We could see that Theon Greyjoy helped Sansa Stark escape from Winterfell which was under Ramsay's control by jumping off the wall. The outer wall is said to be about 80 feet high. How did both of them survive jumping from that height? It is highly unlikely to survive that jump even if there was snow.
TL;DR: Characters survive their falls from heights due to plot armour.
Looking back over the scene it isn't clear at all how they actually survive the jump. The snow at the bottom of the wall doesn't actually look that deep and you never see them land. The following image is of the look down the wall to the ground before they jump:
The snow also looks quite compact. The two could have injuries but ignore them due to adrenaline taking over. Here's the scene for reference:
Note that in the above scene Theon pushes Myranda from the wall that is less high and has no snow and she is killed on impact. Though she doesn't land feet first but on her side/back.
We next see them in Season 6 Episode 1 with them both still hurriedly running through the snow and it doesn't look much more than ankle deep at best.
Obviously they are further away from Winterfell so the snow won't be exactly the same but they're still hurrying and looking worried so they can't be too far away.
Here's the scene of them running through the forests:
The snow at Winterfell below the walls will be deeper as snow collects at walls so should help soften the impact.
So it appears they could survive the fall with the snow cushioning it but the amount of snow needed doesn't seem to tally up with what we see on screen.
All the way back in Season 1 Episode 1 we see Bran fall from a tower, of taller height, straight onto his back after being pushed by Jaime.
He is paralysed and put into a coma by this fall but does survive it. So it appears it is possible. Credit to @Flater for this point.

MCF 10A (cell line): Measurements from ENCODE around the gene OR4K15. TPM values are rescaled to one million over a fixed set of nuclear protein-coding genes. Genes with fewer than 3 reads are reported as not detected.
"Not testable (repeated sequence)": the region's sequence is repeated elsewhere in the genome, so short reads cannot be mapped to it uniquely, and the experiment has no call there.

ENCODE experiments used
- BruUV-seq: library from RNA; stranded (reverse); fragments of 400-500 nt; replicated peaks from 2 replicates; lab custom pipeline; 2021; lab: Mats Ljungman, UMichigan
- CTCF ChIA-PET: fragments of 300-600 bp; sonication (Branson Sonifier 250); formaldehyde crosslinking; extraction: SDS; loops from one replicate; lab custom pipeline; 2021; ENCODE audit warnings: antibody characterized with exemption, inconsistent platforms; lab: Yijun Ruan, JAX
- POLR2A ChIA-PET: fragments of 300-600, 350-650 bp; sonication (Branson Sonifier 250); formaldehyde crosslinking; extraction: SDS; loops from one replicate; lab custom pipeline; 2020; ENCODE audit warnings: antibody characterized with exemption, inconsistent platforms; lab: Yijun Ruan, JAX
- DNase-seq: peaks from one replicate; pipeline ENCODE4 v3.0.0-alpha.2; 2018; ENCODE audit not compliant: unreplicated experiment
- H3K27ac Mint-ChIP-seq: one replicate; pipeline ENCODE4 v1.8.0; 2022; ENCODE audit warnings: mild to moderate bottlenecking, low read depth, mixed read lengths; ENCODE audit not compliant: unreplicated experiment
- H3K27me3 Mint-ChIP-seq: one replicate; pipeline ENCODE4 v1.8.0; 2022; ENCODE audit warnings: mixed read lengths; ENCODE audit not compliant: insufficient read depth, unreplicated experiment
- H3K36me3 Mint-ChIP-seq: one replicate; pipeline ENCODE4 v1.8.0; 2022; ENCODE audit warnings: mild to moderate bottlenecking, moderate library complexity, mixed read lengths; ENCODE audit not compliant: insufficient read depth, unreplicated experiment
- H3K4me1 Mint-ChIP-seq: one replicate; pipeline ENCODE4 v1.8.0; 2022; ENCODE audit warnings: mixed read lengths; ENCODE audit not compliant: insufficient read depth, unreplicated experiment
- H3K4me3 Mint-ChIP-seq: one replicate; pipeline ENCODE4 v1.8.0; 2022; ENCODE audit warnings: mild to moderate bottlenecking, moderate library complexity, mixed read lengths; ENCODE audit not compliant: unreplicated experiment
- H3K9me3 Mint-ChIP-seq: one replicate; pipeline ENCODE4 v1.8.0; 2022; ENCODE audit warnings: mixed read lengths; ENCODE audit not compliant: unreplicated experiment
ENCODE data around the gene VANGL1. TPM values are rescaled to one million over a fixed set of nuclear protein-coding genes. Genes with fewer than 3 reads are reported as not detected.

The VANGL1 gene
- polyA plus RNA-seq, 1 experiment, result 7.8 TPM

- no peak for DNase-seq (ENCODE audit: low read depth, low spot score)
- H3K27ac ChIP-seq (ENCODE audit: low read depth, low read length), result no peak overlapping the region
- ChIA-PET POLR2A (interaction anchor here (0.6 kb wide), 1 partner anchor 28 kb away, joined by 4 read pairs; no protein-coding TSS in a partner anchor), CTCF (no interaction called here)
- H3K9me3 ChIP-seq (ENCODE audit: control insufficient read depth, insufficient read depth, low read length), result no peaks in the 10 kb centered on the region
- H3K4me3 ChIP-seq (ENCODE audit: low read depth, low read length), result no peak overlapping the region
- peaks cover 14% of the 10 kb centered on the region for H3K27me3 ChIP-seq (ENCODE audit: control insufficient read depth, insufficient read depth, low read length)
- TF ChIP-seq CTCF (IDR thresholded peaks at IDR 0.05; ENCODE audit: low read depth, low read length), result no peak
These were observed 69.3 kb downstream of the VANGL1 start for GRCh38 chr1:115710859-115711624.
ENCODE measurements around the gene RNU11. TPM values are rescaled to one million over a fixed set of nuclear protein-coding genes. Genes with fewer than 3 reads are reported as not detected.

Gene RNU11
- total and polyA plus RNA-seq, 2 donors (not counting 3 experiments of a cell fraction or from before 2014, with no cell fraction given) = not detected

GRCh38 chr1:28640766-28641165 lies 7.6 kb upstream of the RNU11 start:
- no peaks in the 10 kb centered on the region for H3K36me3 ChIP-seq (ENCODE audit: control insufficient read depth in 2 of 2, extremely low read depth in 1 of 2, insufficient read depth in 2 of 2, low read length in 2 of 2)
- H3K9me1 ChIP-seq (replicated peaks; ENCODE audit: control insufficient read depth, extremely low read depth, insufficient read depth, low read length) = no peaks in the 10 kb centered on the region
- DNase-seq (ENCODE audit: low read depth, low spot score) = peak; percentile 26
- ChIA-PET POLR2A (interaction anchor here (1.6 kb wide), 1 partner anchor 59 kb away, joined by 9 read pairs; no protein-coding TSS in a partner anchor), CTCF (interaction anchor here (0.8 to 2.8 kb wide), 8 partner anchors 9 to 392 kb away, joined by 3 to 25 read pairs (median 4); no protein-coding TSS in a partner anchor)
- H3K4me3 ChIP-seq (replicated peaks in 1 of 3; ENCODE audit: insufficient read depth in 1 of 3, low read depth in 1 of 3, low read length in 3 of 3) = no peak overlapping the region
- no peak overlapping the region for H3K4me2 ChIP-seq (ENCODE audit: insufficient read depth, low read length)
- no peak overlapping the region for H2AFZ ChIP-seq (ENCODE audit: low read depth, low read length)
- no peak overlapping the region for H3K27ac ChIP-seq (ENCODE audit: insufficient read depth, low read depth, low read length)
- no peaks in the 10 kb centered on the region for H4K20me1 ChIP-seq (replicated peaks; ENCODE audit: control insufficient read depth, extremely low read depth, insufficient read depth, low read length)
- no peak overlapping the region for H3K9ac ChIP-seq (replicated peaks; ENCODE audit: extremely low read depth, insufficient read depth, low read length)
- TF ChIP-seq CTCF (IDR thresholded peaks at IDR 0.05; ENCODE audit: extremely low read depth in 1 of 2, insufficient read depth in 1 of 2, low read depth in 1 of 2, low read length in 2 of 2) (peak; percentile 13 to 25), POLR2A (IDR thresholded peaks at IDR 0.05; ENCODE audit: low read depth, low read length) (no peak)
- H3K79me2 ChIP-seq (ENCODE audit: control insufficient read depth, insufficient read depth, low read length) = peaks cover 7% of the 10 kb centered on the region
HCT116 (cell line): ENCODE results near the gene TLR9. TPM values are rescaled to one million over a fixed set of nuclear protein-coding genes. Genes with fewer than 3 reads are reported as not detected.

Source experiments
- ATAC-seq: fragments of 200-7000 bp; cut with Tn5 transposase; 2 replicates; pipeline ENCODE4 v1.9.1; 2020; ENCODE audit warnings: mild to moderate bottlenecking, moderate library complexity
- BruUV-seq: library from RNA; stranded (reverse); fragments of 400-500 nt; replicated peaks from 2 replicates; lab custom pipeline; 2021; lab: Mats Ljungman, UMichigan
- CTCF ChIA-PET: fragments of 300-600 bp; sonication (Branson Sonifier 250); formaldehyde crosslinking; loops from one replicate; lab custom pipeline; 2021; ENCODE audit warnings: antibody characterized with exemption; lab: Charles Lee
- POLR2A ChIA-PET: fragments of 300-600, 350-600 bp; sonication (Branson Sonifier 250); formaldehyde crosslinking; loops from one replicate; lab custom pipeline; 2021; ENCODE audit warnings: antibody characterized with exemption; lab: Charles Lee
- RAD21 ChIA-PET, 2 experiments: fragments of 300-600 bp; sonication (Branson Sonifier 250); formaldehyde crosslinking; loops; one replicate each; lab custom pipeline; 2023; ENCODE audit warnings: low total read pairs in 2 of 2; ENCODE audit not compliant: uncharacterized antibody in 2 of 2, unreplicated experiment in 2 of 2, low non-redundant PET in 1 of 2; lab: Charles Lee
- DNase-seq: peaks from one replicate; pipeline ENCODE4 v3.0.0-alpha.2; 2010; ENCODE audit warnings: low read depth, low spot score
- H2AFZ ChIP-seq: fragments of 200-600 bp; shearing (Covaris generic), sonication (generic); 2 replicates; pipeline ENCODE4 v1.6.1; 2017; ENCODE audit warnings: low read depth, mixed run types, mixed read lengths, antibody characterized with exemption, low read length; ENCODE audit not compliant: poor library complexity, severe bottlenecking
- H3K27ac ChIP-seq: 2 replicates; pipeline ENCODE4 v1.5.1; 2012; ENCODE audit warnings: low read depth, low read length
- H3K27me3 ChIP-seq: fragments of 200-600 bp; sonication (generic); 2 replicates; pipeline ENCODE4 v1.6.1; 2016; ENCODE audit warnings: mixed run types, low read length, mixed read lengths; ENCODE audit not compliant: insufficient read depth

Another character that dies from his fall is Tommen Baratheon though he appears to fall from a much taller height.
From the books the perspective is a little differently. Though in the show the snow doesn't appear to be forty feet high at all.
"I saved her." The outer wall of Winterfell was eighty feet high, but beneath the spot where he had jumped the snows had piled up to a depth of more than forty. A cold white pillow.
Winds of Winter - Theon I
Covered at this Physics.SE question: https://physics.stackexchange.com/questions/167077/freefall-into-snow
Yes: You can do it.
No: It won't kill you.
It does however depend on factors such as how much snow there is, is it powder or compacted, whether the landing is steep or flat. Falls of 100 feet or more are noted in comments.
In World War II, multiple pilots survived falls of not just 100 feet, but over 18,000 feet without a parachute. If my memory serves correctly, the true story Under the Wire by William Ash (and Brendan Foley) tells at one point how William Ash met a Soviet prisoner-of-war who had fallen more than 20,000 feet from his bomber aircraft and survived by plunging into snow.
- Nicholas Alkemade apparently survived falling 18,000 feet into pine trees and soft snow.
- Alan Magee fell 22,000 feet and through the glass roof of a railway station, surviving but with many injuries.
There are plenty more examples.
If the snow's deep enough, they could easily survive a fall of 80 feet, regardless of plot armor.
This video shows a guy skiing away from a jump off a 255 foot cliff. He lands head first.
There may have been some water in a moat that's frozen over, so they hit the snow then they hit they hit water too slowing their fall. Would have been very wet though.
protected by Edlothiad Sep 6 '17 at 7:15
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